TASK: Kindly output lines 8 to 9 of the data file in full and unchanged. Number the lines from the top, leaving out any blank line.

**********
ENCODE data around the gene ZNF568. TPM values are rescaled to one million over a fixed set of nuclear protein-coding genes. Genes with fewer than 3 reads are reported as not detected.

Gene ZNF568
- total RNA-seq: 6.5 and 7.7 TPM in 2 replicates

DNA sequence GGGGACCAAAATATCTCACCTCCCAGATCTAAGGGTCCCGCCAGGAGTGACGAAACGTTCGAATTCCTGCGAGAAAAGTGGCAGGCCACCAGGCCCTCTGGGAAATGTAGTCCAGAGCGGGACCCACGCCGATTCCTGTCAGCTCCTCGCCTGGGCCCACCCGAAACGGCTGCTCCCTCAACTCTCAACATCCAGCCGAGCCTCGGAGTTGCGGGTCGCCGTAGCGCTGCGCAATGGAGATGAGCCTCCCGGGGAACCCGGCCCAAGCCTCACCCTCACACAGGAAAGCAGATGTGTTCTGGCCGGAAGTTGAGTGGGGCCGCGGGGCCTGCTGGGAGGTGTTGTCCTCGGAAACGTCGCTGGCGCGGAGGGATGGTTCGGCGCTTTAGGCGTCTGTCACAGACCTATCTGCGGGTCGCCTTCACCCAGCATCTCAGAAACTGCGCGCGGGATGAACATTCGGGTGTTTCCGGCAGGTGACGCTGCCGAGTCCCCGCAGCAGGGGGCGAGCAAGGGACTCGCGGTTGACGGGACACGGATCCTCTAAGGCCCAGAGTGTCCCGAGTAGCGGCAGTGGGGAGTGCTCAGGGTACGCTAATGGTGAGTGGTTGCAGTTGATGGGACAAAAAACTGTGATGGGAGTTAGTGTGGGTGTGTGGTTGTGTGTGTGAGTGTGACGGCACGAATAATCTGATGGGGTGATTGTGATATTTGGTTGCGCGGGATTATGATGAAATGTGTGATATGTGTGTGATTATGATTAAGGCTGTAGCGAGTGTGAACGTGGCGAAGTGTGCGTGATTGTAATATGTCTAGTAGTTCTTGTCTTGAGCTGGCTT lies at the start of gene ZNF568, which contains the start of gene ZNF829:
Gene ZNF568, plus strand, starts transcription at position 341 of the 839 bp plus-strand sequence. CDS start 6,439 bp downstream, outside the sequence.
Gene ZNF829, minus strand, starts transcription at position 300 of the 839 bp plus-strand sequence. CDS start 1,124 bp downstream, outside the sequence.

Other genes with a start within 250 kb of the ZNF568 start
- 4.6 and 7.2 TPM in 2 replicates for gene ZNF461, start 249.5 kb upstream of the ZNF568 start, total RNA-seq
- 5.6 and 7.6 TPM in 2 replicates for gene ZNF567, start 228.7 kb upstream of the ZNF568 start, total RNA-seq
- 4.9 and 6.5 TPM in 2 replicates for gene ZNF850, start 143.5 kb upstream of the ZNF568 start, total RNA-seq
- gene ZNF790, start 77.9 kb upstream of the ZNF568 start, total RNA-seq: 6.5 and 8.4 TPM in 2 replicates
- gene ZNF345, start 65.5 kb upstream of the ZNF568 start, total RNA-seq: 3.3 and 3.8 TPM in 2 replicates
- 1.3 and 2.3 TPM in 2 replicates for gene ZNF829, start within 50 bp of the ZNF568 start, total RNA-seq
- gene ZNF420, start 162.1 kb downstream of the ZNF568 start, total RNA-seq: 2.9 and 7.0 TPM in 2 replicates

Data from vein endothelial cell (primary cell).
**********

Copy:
- 4.6 and 7.2 TPM in 2 replicates for gene ZNF461, start 249.5 kb upstream of the ZNF568 start, total RNA-seq
- 5.6 and 7.6 TPM in 2 replicates for gene ZNF567, start 228.7 kb upstream of the ZNF568 start, total RNA-seq